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  1. Good Thing

    Keepsake Kites

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    These favors will soar, though perhaps not as high as your spirits on your wedding day. They are custom-made, with or without a 3-foot-long tail. Finish each with an initialed label printed on laser paper. Cut into 2 1/2-by-3-inch rectangles, and fold along short axis; attach using two pieces of double-sided tape.

    Source
    Martha Stewart Weddings, Summer 2001
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  2. A Year of Flowers: August

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    When a vessel is this distinctive, its form and color practically dictate what kinds of displays to create. Martha's blue-glazed ceramic shell evokes summer at the beach, a time and place indelibly associated with billowing hydrangeas. Luxuriant cuttings from three cultivars, along with some leaves, supply the structure of this design. Airy pink gomphrena and white Cimicifuga cap the sea foam with spray.

    Source
    Martha Stewart Living
  3. A Year of Flowers: April

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    Unless they're down on hands and knees for an outdoor egg hunt, people tend to overlook the exquisite shapes and tones of minuscule spring flowers. Give these plants the close-up they deserve by using eggcups as vases, which can hold pink lilies of the valley, species tulips, grape hyacinths, narcissus, violets, pansies, bleeding-heart leaves, and other small wonders. Try several cups on a tray for an Easter centerpiece or a single one to cheer up a desk or a bureau.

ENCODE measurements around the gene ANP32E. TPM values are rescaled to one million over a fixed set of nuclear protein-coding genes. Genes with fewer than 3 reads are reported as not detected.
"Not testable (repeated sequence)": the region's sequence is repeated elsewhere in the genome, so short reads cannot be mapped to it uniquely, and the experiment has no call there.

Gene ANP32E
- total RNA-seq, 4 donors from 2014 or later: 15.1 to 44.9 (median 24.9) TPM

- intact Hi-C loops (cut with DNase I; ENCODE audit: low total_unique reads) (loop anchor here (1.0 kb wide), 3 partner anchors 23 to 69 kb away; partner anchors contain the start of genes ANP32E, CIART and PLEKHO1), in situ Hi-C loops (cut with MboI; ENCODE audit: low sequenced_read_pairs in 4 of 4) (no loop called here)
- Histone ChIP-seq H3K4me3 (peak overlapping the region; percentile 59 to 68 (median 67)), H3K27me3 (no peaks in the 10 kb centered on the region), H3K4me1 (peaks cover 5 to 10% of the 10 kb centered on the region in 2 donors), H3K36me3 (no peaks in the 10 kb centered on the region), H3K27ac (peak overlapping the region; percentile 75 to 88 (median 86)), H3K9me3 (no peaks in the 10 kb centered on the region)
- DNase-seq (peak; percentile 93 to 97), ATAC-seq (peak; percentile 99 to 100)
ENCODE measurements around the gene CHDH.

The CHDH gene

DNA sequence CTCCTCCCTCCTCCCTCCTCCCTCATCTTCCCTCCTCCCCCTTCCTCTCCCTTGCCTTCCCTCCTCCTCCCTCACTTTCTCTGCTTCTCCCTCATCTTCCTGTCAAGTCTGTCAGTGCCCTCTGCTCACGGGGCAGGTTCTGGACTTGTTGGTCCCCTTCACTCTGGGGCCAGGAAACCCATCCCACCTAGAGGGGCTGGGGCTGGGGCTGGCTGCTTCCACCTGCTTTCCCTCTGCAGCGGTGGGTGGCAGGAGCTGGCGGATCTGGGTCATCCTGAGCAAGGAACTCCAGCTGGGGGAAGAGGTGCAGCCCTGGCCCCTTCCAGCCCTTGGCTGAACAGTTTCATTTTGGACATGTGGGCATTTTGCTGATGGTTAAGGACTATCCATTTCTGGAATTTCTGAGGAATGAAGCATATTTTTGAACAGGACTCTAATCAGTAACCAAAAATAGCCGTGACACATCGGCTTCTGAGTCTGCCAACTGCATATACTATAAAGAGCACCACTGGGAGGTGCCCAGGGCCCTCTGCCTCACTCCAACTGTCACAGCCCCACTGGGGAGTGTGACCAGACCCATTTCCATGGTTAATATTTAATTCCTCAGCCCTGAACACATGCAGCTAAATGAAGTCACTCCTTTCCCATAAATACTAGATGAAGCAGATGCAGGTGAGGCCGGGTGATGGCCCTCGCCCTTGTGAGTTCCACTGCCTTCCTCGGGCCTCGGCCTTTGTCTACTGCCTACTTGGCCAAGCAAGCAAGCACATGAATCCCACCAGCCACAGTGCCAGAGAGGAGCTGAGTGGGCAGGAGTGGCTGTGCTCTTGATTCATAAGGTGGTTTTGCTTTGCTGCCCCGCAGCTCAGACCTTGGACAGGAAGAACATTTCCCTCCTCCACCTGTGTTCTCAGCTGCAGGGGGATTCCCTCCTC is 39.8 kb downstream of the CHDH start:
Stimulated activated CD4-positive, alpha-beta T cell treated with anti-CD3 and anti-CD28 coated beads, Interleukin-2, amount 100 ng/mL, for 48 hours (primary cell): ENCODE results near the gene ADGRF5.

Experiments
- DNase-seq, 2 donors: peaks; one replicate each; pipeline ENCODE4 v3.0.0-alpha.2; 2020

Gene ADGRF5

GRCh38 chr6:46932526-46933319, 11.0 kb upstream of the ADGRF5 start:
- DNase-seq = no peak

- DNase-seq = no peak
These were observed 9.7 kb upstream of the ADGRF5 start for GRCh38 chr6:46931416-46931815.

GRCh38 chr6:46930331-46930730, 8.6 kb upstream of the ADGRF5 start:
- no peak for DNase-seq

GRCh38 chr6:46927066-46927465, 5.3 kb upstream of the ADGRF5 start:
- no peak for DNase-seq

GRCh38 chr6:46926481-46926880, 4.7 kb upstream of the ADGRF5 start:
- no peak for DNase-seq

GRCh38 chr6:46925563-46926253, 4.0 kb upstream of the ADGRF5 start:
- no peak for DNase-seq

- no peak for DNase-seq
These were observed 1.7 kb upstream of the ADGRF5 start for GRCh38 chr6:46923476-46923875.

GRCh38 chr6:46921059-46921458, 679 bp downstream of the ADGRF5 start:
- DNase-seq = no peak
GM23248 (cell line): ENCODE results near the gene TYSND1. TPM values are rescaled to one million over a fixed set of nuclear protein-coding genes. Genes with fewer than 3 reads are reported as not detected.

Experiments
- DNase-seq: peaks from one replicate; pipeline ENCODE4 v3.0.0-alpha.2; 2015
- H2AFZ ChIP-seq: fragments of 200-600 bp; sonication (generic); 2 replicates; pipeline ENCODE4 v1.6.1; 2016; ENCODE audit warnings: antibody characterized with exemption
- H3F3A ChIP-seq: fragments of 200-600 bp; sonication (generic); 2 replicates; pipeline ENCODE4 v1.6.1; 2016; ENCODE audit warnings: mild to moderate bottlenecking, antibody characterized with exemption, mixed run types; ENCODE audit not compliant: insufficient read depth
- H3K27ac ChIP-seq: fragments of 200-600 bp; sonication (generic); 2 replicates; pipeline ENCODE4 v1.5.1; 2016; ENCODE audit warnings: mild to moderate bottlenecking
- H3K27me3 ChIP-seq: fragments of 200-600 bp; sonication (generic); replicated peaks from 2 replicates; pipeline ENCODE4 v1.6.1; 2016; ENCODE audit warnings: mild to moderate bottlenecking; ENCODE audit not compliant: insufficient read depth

Source
    Martha Stewart Living
  4. A Year of Flowers: June

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    At this time of year, it's tempting to create an everything-in-the-vase display that rivals perennial borders at their June peak. But indoors, simpler can be better. Consider combining just a couple of fine specimens: the amazing varieties of one flower, such as alliums, and the gorgeous foliage of another, such as hosta. We used a fluted white vase to focus attention on subtle color harmonies and contrasting silhouettes. On a practical note, alliums need frequent water changes, so refill the vase daily.

    Source
    Martha Stewart Living
  5. Passover Plates

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    If you're expecting numerous guests for the holiday dinner and have only one seder plate, create one or two extras so everyone around the table can participate. Arrange five elegant saucers or small bowls on a large plate that matches them, and then use the small dishes to display each of the symbolic foods.

    Source
    Martha Stewart Living, April 2008
  6. Good Thing

    Taming of the Shoe

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    Brides-to-be have a new reason to kick up their heels. Known for her winsomely feminine dresses and shoes, New York City-based designer Lela Rose has found a way to make her high-end creations more accessible: She's launching a line of wedding heels and flats with Payless. The beribboned pumps, kitten heels, and other classic incarnations will be sold for $45 to $50; most of them can be dyed at no additional cost in one of 64 fairy-tale colors, like the yellow, blue, and purple shades shown here.

    Source
    Martha Stewart Weddings, 2009
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